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Often known as Persian New Year, Nowruz is a traditional Iranian festival marking the spring equinox which denotes the beginning of the New Year when the season changes, usually celebrated on 20 or 21 March each year. Nowruz (pronounced no-rooz) is a combination of two Persian words. The first word “now” means new and the second word “ruz” means day; together they mean “New Day.”
The festivities of Nowruz reflect the renewal of the Earth that occurs with the coming of spring. Activities that celebrate the arrival of Nowruz share many similarities with other spring festivals such as Easter, celebrated by Christians, and the Egyptian holiday called Sham Al-Naseem, which dates back to the time of the Pharaohs.
Nowruz is a time for family and friends to gather and celebrate the end of one year and the beginning of the next. Throughout the holiday period friends and family gather at each other’s houses for meals and conversation.
Preparing for Nowruz starts a few weeks prior to the New Year with a traditional spring cleaning of the home. On the first day of Nowruz, family members gather around a still-life tableau called HaftSeen. An iconic Nowruz custom, HaftSeen which literally means “Seven S’s”; is a display of at least seven traditional and symbolic items, all bearing names that begin with the letter “S” in Farsi.
Below are the things that you would find in a HaftSeen display and the idealized wishes they symbolize for the New Year:
Sumac (crushed spice of berries): symbolizes sunrise and the spice of life
Senjed (sweet dry fruit of the lotus tree): symbolizes love and affection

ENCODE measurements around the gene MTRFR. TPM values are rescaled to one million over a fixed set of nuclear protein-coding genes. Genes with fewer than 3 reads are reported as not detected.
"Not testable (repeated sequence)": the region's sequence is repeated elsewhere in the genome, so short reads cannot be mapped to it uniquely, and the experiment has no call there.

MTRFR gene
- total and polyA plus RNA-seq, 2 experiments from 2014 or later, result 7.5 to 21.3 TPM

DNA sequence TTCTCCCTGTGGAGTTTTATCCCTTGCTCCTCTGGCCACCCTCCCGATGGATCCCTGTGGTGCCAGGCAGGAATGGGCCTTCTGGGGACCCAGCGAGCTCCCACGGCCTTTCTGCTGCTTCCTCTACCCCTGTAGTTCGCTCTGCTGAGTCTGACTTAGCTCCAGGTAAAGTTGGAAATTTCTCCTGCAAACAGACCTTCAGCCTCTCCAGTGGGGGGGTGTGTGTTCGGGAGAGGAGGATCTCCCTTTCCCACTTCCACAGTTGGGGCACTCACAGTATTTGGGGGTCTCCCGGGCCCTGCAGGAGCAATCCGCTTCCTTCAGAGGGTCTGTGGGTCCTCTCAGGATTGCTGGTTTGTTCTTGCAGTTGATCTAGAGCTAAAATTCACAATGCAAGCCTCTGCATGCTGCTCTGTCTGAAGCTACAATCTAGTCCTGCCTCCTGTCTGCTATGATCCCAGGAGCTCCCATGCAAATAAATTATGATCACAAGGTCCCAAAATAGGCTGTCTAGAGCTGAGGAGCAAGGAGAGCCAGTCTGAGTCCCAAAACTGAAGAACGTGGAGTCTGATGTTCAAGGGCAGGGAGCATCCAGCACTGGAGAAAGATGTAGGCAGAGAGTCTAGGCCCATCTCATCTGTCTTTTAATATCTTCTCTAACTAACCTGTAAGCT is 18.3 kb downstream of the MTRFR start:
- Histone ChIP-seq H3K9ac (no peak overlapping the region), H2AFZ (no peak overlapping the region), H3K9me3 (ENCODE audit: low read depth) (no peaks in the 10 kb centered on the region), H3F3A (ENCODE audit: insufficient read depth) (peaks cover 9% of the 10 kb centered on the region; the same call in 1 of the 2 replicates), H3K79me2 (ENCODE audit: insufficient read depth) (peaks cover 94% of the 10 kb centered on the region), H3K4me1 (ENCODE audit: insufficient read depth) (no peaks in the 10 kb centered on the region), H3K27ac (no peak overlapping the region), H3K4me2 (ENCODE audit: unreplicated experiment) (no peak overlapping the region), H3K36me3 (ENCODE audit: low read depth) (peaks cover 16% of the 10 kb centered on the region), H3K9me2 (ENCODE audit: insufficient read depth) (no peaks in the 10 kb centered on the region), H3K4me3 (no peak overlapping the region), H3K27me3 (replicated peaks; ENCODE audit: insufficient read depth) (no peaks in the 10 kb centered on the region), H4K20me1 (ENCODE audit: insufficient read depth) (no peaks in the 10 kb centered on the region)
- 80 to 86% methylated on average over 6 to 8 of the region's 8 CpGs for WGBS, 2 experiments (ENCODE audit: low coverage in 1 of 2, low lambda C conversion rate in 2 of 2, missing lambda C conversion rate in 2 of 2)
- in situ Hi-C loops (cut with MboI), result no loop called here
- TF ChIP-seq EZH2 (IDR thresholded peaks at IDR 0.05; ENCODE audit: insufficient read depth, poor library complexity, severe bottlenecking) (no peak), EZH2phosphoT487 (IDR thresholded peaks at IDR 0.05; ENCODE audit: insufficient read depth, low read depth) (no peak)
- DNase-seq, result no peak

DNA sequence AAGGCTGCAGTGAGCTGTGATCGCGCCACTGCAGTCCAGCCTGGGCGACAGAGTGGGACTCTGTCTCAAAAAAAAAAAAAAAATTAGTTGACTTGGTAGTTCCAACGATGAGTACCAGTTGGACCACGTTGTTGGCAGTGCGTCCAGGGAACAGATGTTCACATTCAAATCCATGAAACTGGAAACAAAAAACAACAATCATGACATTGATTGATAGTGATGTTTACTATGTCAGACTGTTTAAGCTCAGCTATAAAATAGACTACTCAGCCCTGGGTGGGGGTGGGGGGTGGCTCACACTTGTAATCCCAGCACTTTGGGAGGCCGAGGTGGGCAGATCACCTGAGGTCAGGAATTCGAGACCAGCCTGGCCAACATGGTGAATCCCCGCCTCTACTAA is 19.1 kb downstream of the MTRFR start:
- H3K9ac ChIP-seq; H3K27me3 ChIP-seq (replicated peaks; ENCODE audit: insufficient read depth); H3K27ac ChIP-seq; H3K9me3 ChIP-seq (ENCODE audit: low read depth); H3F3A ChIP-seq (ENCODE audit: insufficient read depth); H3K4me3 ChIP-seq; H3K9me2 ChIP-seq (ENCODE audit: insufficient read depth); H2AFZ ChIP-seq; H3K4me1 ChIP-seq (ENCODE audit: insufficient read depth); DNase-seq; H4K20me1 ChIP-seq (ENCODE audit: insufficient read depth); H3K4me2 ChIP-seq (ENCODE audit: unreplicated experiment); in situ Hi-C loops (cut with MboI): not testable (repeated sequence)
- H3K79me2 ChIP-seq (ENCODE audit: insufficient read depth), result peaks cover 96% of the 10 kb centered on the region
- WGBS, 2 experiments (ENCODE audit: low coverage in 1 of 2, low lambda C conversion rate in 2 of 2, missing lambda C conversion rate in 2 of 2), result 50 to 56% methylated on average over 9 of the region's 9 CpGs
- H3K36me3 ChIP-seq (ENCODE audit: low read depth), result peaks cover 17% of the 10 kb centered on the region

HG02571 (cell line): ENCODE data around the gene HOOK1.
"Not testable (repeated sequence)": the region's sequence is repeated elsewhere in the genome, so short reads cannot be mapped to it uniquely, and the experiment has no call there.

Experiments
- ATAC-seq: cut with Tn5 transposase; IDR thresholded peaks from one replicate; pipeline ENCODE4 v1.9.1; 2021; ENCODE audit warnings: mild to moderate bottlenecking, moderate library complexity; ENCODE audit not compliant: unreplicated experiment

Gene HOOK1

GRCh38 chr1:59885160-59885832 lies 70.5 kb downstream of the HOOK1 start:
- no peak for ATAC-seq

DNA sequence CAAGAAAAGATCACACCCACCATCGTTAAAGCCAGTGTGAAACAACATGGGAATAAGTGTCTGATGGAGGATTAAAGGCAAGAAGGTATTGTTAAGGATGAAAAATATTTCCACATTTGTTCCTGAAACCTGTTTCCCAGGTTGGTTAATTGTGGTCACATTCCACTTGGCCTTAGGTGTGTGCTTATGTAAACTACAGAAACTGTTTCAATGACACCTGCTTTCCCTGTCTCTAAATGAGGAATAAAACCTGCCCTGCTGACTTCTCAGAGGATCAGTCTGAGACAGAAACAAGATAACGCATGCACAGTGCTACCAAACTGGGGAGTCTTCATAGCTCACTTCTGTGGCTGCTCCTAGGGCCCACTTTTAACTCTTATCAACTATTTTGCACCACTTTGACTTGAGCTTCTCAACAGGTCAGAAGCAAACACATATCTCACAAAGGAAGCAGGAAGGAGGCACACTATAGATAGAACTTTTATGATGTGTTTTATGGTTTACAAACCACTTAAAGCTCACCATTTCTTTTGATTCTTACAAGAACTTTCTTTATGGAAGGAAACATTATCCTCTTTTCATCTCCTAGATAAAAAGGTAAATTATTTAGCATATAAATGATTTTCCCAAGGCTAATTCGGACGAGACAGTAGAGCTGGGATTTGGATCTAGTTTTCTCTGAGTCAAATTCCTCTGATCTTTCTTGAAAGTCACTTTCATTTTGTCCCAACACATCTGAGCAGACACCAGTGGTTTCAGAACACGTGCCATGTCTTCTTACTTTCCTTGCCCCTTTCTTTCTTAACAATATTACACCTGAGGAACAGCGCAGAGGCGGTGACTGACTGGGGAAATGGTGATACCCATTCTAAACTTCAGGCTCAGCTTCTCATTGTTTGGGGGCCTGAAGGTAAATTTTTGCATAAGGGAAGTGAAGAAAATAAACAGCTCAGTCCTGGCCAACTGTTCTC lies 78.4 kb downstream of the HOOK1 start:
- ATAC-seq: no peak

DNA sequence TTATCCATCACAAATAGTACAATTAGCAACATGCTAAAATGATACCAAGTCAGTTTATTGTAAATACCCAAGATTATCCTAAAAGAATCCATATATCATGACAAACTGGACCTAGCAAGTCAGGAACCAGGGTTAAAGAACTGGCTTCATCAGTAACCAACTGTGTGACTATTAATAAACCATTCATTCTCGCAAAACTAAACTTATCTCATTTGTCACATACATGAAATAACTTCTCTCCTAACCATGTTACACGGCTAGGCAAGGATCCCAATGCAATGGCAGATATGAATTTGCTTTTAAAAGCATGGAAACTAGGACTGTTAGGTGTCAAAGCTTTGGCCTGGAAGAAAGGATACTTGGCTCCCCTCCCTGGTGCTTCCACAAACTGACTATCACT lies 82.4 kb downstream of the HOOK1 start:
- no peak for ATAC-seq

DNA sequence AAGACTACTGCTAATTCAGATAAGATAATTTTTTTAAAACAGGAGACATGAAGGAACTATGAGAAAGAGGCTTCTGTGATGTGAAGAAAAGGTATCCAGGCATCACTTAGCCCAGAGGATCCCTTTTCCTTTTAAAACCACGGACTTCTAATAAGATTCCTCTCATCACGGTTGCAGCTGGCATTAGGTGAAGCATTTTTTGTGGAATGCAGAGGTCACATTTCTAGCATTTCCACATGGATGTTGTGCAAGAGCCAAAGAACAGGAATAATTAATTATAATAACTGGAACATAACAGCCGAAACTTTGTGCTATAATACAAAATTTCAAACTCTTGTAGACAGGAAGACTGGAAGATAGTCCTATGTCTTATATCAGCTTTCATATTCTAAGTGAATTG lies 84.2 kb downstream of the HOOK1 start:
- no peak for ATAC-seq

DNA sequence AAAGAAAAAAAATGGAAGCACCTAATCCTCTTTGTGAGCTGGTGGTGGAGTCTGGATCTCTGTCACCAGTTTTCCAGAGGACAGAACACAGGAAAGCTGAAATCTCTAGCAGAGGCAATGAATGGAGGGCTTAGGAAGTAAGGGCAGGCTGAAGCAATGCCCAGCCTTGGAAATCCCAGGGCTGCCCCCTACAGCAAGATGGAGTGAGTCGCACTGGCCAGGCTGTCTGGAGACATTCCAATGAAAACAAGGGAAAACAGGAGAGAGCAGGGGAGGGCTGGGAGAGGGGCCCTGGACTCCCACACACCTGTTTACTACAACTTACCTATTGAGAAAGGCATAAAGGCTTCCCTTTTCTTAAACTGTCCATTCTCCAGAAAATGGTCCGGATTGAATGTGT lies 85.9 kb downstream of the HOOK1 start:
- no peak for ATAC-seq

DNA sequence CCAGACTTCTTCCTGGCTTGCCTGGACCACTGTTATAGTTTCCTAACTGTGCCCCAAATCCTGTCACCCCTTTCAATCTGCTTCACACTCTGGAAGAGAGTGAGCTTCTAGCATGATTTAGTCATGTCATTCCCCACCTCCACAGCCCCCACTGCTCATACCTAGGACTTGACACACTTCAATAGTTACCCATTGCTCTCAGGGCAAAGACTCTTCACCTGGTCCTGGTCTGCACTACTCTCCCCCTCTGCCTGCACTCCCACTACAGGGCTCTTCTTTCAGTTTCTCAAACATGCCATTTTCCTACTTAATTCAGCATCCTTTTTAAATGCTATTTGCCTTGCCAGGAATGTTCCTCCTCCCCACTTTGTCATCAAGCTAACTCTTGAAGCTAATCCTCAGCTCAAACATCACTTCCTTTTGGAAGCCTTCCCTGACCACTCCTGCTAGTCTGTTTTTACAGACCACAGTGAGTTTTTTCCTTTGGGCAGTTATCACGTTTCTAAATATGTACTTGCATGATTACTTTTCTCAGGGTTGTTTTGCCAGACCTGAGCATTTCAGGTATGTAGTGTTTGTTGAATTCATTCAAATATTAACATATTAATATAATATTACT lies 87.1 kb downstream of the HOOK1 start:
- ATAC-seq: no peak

Serkeh (vinegar): symbolizes patience and age
Seeb (apples): symbolizes health and beauty
Sir (garlic): symbolizes good health
Samanu (wheat pudding): symbolizes fertility and the sweetness of life
Sabzeh (sprouted wheat grass): symbolizes rebirth and renewal of nature
In addition to these, there are other symbolic items that go on the HaftSeen table, depending on the tradition of each family. It is customary to place a mirror on the table to symbolize reflection on the past year, an orange in a bowl of water to symbolize the Earth, a bowl of real goldfish to symbolize new life, colored eggs to represent fertility, coins for prosperity in the New Year, special flowers called hyacinths to symbolize spring and candles to radiate light and happiness. Each family places other items on the table that are special, for example the Qur’an, the holy book of Islam.
The haftSeen table remains in the family home for thirteen days after the beginning of Nowruz. The thirteenth day is called Sizdeh Bedar, which literally means in Persian “getting rid of the thirteenth.” The celebrations that take place on Sizdeh Bedar are just as festive as those on the first day of Nowruz. On this day, families pack a special picnic and go to the park to enjoy food, singing and dancing with other families. It is customary to bring new sprouts, or sabzeh, grown especially for this occasion. At the park, the green blades of the sabzeh are thrown on the ground or in a nearby river or lake to symbolize the return of the plant to nature.
Celebrate the traditional festival of Nowroz with LIALI Jewellery this March!